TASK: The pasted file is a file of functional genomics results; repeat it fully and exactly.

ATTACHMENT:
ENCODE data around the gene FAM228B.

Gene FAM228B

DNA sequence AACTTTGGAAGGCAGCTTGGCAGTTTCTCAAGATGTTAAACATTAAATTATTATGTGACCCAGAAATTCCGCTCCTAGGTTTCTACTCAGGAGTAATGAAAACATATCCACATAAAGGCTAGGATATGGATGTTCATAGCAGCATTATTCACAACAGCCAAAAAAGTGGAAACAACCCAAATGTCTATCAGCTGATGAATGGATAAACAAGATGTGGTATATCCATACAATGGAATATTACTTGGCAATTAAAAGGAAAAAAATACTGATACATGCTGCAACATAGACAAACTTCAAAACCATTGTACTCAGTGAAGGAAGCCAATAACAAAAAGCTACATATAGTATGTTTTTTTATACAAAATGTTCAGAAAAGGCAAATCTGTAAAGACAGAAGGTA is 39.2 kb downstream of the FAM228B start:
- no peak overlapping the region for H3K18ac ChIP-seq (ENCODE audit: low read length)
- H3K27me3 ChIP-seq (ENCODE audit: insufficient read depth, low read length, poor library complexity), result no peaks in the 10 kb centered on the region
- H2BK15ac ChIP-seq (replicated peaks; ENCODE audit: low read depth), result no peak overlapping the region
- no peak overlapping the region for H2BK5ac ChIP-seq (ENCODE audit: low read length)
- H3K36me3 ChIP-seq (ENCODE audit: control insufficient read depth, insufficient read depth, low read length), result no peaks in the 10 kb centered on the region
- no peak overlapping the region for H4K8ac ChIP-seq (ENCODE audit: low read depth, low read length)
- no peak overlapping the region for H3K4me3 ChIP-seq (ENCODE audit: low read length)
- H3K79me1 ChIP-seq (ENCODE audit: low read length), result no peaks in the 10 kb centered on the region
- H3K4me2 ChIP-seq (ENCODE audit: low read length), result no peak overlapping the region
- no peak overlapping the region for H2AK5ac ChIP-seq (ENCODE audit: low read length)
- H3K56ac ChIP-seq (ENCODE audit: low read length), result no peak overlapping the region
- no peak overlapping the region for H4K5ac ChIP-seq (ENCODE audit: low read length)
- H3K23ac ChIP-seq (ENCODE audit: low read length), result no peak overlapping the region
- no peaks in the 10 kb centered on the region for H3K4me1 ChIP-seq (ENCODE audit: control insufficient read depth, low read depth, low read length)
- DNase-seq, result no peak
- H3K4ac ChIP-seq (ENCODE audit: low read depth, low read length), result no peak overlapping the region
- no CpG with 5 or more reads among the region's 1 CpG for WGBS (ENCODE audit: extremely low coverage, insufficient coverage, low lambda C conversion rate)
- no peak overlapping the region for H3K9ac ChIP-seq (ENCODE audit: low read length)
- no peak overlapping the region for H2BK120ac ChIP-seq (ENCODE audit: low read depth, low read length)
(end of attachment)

ENCODE data around the gene FAM228B.

Gene FAM228B

DNA sequence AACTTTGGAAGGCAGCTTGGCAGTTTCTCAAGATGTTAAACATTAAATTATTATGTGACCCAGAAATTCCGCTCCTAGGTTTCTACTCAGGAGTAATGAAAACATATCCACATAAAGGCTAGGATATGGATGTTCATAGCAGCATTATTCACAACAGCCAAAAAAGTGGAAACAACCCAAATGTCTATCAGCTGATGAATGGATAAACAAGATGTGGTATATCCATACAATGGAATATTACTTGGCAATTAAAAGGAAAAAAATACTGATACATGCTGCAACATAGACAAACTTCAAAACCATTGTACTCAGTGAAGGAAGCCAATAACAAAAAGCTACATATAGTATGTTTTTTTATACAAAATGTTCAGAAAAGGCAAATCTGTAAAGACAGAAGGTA is 39.2 kb downstream of the FAM228B start:
- no peak overlapping the region for H3K18ac ChIP-seq (ENCODE audit: low read length)
- H3K27me3 ChIP-seq (ENCODE audit: insufficient read depth, low read length, poor library complexity), result no peaks in the 10 kb centered on the region
- H2BK15ac ChIP-seq (replicated peaks; ENCODE audit: low read depth), result no peak overlapping the region
- no peak overlapping the region for H2BK5ac ChIP-seq (ENCODE audit: low read length)
- H3K36me3 ChIP-seq (ENCODE audit: control insufficient read depth, insufficient read depth, low read length), result no peaks in the 10 kb centered on the region
- no peak overlapping the region for H4K8ac ChIP-seq (ENCODE audit: low read depth, low read length)
- no peak overlapping the region for H3K4me3 ChIP-seq (ENCODE audit: low read length)
- H3K79me1 ChIP-seq (ENCODE audit: low read length), result no peaks in the 10 kb centered on the region
- H3K4me2 ChIP-seq (ENCODE audit: low read length), result no peak overlapping the region
- no peak overlapping the region for H2AK5ac ChIP-seq (ENCODE audit: low read length)
- H3K56ac ChIP-seq (ENCODE audit: low read length), result no peak overlapping the region
- no peak overlapping the region for H4K5ac ChIP-seq (ENCODE audit: low read length)
- H3K23ac ChIP-seq (ENCODE audit: low read length), result no peak overlapping the region
- no peaks in the 10 kb centered on the region for H3K4me1 ChIP-seq (ENCODE audit: control insufficient read depth, low read depth, low read length)
- DNase-seq, result no peak
- H3K4ac ChIP-seq (ENCODE audit: low read depth, low read length), result no peak overlapping the region
- no CpG with 5 or more reads among the region's 1 CpG for WGBS (ENCODE audit: extremely low coverage, insufficient coverage, low lambda C conversion rate)
- no peak overlapping the region for H3K9ac ChIP-seq (ENCODE audit: low read length)
- no peak overlapping the region for H2BK120ac ChIP-seq (ENCODE audit: low read depth, low read length)